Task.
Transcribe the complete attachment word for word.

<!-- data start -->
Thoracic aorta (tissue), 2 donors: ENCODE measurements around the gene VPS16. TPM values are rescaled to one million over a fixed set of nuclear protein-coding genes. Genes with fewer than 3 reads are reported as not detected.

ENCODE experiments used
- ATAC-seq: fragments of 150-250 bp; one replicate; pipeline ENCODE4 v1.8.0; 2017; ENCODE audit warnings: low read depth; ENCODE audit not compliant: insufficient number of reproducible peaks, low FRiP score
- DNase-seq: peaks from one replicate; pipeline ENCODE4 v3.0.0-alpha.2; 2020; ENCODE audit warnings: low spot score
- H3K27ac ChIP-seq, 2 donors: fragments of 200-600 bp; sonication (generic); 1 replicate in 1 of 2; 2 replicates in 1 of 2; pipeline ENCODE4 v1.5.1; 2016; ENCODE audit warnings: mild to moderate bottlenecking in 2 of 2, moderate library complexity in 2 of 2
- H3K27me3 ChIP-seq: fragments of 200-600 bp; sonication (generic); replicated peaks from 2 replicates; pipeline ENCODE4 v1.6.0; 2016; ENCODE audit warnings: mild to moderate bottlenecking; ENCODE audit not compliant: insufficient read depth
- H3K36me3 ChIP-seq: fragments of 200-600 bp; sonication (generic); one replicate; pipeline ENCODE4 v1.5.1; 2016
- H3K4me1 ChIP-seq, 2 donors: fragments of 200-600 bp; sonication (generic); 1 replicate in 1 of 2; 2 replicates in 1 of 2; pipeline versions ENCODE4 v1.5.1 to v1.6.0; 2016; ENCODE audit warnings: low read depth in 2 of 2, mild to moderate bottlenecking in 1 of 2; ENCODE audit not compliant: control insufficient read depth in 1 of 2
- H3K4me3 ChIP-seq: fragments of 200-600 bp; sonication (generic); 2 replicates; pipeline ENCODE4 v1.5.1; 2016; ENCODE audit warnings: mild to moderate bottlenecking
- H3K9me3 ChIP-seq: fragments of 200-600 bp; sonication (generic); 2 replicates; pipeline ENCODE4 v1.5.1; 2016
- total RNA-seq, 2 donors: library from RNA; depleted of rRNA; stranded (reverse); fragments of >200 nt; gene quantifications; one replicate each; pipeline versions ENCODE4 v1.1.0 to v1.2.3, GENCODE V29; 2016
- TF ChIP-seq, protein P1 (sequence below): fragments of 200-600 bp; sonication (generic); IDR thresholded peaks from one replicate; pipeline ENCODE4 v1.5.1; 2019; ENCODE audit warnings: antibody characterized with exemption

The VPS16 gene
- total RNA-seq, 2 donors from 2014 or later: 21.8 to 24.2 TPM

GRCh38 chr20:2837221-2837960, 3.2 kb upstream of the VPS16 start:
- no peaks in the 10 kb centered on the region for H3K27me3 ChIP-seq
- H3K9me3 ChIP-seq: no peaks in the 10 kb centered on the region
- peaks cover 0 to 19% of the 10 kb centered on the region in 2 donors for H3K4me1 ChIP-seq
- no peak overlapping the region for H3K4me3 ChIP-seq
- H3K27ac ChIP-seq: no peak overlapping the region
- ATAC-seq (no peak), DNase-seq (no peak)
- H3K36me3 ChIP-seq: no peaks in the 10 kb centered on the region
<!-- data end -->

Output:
Thoracic aorta (tissue), 2 donors: ENCODE measurements around the gene VPS16. TPM values are rescaled to one million over a fixed set of nuclear protein-coding genes. Genes with fewer than 3 reads are reported as not detected.

ENCODE experiments used
- ATAC-seq: fragments of 150-250 bp; one replicate; pipeline ENCODE4 v1.8.0; 2017; ENCODE audit warnings: low read depth; ENCODE audit not compliant: insufficient number of reproducible peaks, low FRiP score
- DNase-seq: peaks from one replicate; pipeline ENCODE4 v3.0.0-alpha.2; 2020; ENCODE audit warnings: low spot score
- H3K27ac ChIP-seq, 2 donors: fragments of 200-600 bp; sonication (generic); 1 replicate in 1 of 2; 2 replicates in 1 of 2; pipeline ENCODE4 v1.5.1; 2016; ENCODE audit warnings: mild to moderate bottlenecking in 2 of 2, moderate library complexity in 2 of 2
- H3K27me3 ChIP-seq: fragments of 200-600 bp; sonication (generic); replicated peaks from 2 replicates; pipeline ENCODE4 v1.6.0; 2016; ENCODE audit warnings: mild to moderate bottlenecking; ENCODE audit not compliant: insufficient read depth
- H3K36me3 ChIP-seq: fragments of 200-600 bp; sonication (generic); one replicate; pipeline ENCODE4 v1.5.1; 2016
- H3K4me1 ChIP-seq, 2 donors: fragments of 200-600 bp; sonication (generic); 1 replicate in 1 of 2; 2 replicates in 1 of 2; pipeline versions ENCODE4 v1.5.1 to v1.6.0; 2016; ENCODE audit warnings: low read depth in 2 of 2, mild to moderate bottlenecking in 1 of 2; ENCODE audit not compliant: control insufficient read depth in 1 of 2
- H3K4me3 ChIP-seq: fragments of 200-600 bp; sonication (generic); 2 replicates; pipeline ENCODE4 v1.5.1; 2016; ENCODE audit warnings: mild to moderate bottlenecking
- H3K9me3 ChIP-seq: fragments of 200-600 bp; sonication (generic); 2 replicates; pipeline ENCODE4 v1.5.1; 2016
- total RNA-seq, 2 donors: library from RNA; depleted of rRNA; stranded (reverse); fragments of >200 nt; gene quantifications; one replicate each; pipeline versions ENCODE4 v1.1.0 to v1.2.3, GENCODE V29; 2016
- TF ChIP-seq, protein P1 (sequence below): fragments of 200-600 bp; sonication (generic); IDR thresholded peaks from one replicate; pipeline ENCODE4 v1.5.1; 2019; ENCODE audit warnings: antibody characterized with exemption

The VPS16 gene
- total RNA-seq, 2 donors from 2014 or later: 21.8 to 24.2 TPM

GRCh38 chr20:2837221-2837960, 3.2 kb upstream of the VPS16 start:
- no peaks in the 10 kb centered on the region for H3K27me3 ChIP-seq
- H3K9me3 ChIP-seq: no peaks in the 10 kb centered on the region
- peaks cover 0 to 19% of the 10 kb centered on the region in 2 donors for H3K4me1 ChIP-seq
- no peak overlapping the region for H3K4me3 ChIP-seq
- H3K27ac ChIP-seq: no peak overlapping the region
- ATAC-seq (no peak), DNase-seq (no peak)
- H3K36me3 ChIP-seq: no peaks in the 10 kb centered on the region